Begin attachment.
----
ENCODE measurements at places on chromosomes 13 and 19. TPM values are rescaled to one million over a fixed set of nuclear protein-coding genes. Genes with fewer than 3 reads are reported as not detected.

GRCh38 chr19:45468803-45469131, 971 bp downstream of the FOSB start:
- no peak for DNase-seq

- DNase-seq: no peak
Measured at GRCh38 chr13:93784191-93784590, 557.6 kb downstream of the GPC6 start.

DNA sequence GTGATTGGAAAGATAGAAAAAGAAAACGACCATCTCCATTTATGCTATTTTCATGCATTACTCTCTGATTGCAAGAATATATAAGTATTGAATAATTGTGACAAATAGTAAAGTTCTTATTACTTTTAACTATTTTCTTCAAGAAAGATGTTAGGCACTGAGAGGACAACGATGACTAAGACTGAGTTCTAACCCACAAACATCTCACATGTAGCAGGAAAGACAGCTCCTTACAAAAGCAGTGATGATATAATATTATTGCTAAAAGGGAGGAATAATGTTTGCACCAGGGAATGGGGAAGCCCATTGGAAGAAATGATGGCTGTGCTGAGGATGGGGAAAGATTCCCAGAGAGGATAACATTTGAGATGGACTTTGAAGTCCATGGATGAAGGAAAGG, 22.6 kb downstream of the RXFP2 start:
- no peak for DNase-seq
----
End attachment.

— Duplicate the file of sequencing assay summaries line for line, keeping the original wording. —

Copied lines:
ENCODE measurements at places on chromosomes 13 and 19. TPM values are rescaled to one million over a fixed set of nuclear protein-coding genes. Genes with fewer than 3 reads are reported as not detected.

GRCh38 chr19:45468803-45469131, 971 bp downstream of the FOSB start:
- no peak for DNase-seq

- DNase-seq: no peak
Measured at GRCh38 chr13:93784191-93784590, 557.6 kb downstream of the GPC6 start.

DNA sequence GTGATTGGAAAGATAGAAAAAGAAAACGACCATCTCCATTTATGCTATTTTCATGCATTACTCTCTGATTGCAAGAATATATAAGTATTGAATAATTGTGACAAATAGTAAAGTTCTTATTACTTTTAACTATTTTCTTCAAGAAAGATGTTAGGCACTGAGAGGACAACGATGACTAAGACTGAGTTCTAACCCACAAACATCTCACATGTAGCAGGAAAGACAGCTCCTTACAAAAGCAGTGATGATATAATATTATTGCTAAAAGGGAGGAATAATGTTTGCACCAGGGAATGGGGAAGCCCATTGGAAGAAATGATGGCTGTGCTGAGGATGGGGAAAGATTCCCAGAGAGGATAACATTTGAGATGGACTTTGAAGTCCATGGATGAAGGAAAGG, 22.6 kb downstream of the RXFP2 start:
- no peak for DNase-seq